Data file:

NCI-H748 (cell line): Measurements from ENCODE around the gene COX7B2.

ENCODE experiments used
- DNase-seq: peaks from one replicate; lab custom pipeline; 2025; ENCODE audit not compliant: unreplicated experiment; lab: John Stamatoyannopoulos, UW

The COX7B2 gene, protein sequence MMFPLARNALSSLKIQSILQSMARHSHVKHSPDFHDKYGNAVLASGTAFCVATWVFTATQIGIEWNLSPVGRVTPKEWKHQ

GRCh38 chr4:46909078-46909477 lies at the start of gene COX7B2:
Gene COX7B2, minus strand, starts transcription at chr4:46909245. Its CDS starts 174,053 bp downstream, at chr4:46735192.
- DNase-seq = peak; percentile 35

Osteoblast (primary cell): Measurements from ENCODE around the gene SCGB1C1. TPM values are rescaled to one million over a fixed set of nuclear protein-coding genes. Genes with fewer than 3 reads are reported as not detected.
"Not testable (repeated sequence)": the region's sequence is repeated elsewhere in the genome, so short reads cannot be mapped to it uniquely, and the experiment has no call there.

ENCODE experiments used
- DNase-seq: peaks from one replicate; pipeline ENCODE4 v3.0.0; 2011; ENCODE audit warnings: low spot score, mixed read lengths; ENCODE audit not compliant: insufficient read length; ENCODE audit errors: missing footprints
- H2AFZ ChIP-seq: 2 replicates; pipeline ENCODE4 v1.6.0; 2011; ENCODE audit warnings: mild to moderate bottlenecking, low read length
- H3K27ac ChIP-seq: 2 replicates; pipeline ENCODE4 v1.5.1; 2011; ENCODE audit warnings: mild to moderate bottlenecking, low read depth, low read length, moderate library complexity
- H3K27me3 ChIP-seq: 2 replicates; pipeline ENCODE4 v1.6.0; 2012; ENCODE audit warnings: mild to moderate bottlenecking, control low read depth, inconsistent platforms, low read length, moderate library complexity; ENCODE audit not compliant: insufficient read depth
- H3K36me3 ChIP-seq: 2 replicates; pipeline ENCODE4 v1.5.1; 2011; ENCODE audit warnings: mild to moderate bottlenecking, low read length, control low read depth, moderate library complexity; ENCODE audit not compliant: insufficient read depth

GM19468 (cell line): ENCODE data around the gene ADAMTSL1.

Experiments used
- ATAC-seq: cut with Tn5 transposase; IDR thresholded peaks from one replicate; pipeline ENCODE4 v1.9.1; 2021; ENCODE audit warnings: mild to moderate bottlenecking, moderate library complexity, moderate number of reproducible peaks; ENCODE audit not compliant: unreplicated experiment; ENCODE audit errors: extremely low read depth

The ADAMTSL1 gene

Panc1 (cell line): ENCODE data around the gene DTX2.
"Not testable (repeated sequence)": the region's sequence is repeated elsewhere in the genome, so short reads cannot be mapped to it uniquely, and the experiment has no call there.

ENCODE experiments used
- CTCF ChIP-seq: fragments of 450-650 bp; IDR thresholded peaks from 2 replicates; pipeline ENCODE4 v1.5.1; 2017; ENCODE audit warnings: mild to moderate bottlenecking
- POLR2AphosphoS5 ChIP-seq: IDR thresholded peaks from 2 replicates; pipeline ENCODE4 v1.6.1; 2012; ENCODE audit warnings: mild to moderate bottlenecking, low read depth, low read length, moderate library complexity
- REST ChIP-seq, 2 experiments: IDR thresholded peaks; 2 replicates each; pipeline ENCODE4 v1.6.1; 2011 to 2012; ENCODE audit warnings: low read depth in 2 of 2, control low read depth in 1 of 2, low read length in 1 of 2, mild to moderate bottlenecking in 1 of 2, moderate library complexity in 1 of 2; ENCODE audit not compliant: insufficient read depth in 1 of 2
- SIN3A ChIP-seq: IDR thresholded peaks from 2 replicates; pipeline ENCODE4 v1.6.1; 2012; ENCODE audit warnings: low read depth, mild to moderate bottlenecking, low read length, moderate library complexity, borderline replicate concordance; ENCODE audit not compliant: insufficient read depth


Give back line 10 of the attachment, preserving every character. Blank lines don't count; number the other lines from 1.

ENCODE experiments used